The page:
Bringing queer narratives to the big screen

Presented in a hybrid format, this film festival is showcasing more than 150 films that focus on diverse stories from the LGBTQ+ community.

Published: 06th June 2022 07:51 AM  |   Last Updated: 06th June 2022 07:51 AM   |  A+A-

‘Mumu Shelly’. (File Photo)

‘Mumu Shelly’. (File Photo)

Express News Service

In May 1998, Deepa Mehta’s Fire—it was the first installment of Mehta’s Elements trilogy—hit the theatres, drawing massive attention (positive and negative). Exploring a same-sex relationship between two women, Fire is said to be the first mainstream Bollywood film that openly talks about lesbianism in the Indian context.

While the film did spark an uproar—theatres screening the film were vandalised—it also paved the way for activists to take centre stage and create conversation about LGBTQIA+ inclusion in the Indian subcontinent. Fire can be deemed a case in point of how cinema can kick-start conversations around sensitive issues, provoking change in the long run.

Twenty four years later today, the global film industry, has come a long way from its stereotypical representation of the queer community. Several actors, writers, and directors who want strong narratives to reach audiences are now driving this change. Nearly 184 such “thought-provoking yet entertaining” films about (and from) the queer community are being showcased at the 13th edition of the Kashish Mumbai International Queer Film Festival, known to be South Asia’s biggest queer film festival.

“This year, we are screening films from 63 countries with 30 Indian films of which five are feature-length films. This is a great impetus to Indian LGBTQIA+ cinema and we are happy to facilitate this,” shared Sridhar Rangayan, festival director.

Reel-time pride
The Festival—it was inaugurated on June 1—is taking place in hybrid mode this year. While physical screenings of the films took place—it concluded on Sunday—at Liberty Cinema, Mumbai, the virtual screenings will continue till June 12.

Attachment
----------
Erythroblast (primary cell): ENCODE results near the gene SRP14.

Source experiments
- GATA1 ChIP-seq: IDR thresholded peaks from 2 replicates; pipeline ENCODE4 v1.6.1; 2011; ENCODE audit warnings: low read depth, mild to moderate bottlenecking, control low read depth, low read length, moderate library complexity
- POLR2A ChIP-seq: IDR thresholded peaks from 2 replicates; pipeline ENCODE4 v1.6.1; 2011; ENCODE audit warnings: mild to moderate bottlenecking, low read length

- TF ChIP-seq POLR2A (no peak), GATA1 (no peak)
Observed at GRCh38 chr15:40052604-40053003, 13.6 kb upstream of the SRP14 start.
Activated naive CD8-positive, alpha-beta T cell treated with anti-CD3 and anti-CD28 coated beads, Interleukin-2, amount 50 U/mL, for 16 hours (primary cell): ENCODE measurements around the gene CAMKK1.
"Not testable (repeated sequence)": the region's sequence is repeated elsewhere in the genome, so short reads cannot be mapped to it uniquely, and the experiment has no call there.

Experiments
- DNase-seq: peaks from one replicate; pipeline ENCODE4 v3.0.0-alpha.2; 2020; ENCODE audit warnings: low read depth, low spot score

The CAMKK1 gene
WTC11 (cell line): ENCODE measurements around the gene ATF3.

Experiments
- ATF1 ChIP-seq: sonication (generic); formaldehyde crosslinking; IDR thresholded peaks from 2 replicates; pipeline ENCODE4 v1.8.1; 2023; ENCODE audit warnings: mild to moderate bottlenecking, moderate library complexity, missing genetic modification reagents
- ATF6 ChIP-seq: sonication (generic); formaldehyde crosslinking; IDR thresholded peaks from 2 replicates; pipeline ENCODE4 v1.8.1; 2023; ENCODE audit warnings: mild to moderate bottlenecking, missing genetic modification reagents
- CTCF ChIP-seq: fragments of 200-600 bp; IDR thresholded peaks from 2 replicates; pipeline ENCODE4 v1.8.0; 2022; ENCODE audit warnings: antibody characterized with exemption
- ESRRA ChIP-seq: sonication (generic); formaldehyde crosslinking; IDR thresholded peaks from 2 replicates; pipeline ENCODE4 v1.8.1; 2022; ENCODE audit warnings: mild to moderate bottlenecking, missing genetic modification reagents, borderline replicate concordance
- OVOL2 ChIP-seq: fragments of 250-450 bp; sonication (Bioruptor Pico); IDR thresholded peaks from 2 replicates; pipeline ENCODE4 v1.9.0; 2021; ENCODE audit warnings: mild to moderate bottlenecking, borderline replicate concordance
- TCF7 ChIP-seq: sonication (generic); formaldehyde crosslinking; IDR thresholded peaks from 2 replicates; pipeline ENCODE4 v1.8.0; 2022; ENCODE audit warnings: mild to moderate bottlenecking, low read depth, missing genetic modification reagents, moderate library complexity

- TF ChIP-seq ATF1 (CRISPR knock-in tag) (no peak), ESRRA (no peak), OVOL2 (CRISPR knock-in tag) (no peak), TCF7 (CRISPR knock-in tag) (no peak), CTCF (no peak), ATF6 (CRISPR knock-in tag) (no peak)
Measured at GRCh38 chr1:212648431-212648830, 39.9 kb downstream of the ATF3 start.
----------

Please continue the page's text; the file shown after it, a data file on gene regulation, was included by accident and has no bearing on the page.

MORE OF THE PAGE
The physical screening featured big names such as Harshavardhan Kulkarni’s comedy-drama Badhaai Do,  P Abhijit’s Antharam, Faraz Arif Ansri’s Sheer Qorma, etc., as well as independent titles—Batul Mukhtiar’s dark comedy Mumu Shelly, Vinay Giridhar’s feature documentary Emergence: Out of Shadows, among others. Sharing the idea behind the curation, Rangayan added, “It was to bring together both entertaining but thought-provoking films. The mainstream [industry] should take notice of these independent films that are heart-warming and ensure they reach a mass-level audience.”

Divya Dutta, Faraz Arif Ansari, and Swara Bhaskar at the screening of ‘Sheer Qorma’

An interesting line-up of films awaits the audience in virtual mode. Some of the notable features that can be seen virtually are Private Desert, Wet Sand by Georgian director Elene Naveriani, and more.

A moment of celebration
The Festival is an attempt to generate effective dialogue to address issues of the queer community while also giving a platform to independent filmmakers. “It is a great opportunity as thousands of people will watch these films. On such platforms, we get appreciation and our work is understood,” shared Ashish Madurwar, director, of Thodi Si Khushi, a short film about a househusband and his trans-partner, also available in the virtual mode.

Calling the screening of his film, Sheer Qorma, at the Festival “overwhelming”, director Faraz Arif Ansari, concluded, “There is a lot of love pouring from all corners. That’s a testament of what Sheer Qorma is trying to say: It’s love that will save the day.” June is celebrated as Pride Month worldwide. Watch this space for stories from the LGBTQIA+ community

CHECK IT OUT
WHAT: Kashish Mumbai International Queer Film Festival (virtual mode)
WHEN: Till June 12
WHERE: online.mumbaiqueerfest.com



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